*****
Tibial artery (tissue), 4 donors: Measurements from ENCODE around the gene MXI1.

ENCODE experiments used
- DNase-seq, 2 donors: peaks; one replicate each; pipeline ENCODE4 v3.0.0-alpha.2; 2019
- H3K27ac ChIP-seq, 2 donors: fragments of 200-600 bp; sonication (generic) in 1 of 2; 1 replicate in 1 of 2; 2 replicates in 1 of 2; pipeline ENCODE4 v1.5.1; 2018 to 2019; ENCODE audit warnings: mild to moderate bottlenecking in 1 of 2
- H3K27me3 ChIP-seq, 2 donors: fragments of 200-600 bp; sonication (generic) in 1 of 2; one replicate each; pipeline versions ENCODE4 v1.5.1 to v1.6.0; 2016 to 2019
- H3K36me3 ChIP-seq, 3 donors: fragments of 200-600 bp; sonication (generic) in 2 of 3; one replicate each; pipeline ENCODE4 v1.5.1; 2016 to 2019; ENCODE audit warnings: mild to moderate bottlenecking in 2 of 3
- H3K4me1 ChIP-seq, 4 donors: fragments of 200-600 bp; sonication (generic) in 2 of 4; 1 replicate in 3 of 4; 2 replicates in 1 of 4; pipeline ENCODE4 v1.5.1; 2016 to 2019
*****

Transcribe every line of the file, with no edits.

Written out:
Tibial artery (tissue), 4 donors: Measurements from ENCODE around the gene MXI1.

ENCODE experiments used
- DNase-seq, 2 donors: peaks; one replicate each; pipeline ENCODE4 v3.0.0-alpha.2; 2019
- H3K27ac ChIP-seq, 2 donors: fragments of 200-600 bp; sonication (generic) in 1 of 2; 1 replicate in 1 of 2; 2 replicates in 1 of 2; pipeline ENCODE4 v1.5.1; 2018 to 2019; ENCODE audit warnings: mild to moderate bottlenecking in 1 of 2
- H3K27me3 ChIP-seq, 2 donors: fragments of 200-600 bp; sonication (generic) in 1 of 2; one replicate each; pipeline versions ENCODE4 v1.5.1 to v1.6.0; 2016 to 2019
- H3K36me3 ChIP-seq, 3 donors: fragments of 200-600 bp; sonication (generic) in 2 of 3; one replicate each; pipeline ENCODE4 v1.5.1; 2016 to 2019; ENCODE audit warnings: mild to moderate bottlenecking in 2 of 3
- H3K4me1 ChIP-seq, 4 donors: fragments of 200-600 bp; sonication (generic) in 2 of 4; 1 replicate in 3 of 4; 2 replicates in 1 of 4; pipeline ENCODE4 v1.5.1; 2016 to 2019